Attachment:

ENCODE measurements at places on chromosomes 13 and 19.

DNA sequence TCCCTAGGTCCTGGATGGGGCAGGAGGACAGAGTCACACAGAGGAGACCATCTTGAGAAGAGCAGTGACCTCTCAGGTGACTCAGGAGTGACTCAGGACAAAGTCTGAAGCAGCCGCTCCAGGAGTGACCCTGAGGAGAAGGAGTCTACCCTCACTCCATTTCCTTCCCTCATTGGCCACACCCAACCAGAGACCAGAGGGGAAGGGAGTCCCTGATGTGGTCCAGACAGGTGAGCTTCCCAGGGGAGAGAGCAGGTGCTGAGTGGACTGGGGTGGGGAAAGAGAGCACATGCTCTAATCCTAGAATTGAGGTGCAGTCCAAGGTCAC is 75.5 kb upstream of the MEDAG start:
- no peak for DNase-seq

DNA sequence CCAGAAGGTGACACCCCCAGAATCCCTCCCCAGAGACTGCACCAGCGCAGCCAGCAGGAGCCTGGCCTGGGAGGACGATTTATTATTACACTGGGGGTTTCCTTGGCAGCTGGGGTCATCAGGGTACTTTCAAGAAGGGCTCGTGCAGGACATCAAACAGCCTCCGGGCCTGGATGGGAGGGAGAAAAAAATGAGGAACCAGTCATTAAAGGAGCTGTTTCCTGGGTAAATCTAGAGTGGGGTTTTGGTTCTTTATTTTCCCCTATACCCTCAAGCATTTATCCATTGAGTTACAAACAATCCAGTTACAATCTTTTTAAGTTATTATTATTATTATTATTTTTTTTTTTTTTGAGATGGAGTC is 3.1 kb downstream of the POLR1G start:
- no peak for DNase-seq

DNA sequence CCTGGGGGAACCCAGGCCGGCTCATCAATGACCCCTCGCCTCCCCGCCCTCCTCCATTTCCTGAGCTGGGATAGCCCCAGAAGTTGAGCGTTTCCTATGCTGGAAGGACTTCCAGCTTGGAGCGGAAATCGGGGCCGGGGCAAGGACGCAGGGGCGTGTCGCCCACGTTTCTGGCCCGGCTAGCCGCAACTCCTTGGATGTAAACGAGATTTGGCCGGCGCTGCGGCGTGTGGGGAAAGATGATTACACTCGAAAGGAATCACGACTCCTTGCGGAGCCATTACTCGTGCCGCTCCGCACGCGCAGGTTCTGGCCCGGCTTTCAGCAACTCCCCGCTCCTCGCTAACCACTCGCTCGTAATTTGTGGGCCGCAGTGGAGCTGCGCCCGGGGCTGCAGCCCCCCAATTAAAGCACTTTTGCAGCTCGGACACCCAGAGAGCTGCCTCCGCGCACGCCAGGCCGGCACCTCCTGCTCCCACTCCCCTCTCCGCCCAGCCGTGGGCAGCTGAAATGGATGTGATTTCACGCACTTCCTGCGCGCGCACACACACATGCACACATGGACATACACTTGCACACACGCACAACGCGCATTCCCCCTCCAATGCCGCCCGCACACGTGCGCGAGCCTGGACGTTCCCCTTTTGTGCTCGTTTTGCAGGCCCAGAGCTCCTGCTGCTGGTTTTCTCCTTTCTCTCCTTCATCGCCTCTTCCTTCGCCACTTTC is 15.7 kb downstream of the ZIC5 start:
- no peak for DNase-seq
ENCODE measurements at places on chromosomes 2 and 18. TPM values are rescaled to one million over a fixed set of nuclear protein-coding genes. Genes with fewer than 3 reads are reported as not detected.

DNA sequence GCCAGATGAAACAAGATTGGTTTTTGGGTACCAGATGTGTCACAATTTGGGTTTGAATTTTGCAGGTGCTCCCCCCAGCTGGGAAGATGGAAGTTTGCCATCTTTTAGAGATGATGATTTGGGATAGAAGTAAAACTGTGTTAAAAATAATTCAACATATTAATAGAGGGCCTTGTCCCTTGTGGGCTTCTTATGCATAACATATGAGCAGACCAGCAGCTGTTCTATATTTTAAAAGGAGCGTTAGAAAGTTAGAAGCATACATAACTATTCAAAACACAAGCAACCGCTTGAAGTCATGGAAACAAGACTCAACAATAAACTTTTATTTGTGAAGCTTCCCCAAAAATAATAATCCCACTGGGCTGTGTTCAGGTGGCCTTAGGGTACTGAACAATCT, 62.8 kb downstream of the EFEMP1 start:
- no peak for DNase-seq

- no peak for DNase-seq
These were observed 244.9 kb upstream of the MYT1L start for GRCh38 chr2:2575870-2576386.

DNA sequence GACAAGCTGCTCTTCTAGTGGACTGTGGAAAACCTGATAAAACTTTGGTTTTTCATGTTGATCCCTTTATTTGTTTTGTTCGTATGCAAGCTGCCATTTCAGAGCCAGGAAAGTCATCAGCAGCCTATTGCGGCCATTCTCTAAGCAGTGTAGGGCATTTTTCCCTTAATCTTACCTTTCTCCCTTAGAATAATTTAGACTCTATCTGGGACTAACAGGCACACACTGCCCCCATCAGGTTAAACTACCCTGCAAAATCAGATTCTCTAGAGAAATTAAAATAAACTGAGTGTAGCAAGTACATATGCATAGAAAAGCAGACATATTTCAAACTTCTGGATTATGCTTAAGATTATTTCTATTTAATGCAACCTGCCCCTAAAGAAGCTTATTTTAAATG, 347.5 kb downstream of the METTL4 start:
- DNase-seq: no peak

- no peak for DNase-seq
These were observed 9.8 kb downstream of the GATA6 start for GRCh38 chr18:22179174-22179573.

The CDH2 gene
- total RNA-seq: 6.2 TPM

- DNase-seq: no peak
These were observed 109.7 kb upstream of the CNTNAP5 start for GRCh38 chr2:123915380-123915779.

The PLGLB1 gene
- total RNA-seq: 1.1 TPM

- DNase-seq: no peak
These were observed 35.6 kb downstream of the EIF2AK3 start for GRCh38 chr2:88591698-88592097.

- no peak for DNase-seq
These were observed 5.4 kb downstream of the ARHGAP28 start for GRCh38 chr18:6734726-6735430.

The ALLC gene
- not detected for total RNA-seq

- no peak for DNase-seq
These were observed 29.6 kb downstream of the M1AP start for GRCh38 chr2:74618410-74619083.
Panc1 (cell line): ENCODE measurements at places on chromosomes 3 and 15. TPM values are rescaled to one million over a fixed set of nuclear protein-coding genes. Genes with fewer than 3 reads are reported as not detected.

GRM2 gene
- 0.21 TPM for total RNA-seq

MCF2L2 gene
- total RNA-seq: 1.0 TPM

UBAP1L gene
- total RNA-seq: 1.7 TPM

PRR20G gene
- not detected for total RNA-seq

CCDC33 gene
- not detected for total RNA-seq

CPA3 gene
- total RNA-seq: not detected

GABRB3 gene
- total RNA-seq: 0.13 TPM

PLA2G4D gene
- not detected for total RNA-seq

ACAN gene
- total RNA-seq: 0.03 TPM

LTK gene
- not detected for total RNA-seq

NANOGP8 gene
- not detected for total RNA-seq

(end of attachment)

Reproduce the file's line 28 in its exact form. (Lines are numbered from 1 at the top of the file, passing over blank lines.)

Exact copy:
- not detected for total RNA-seq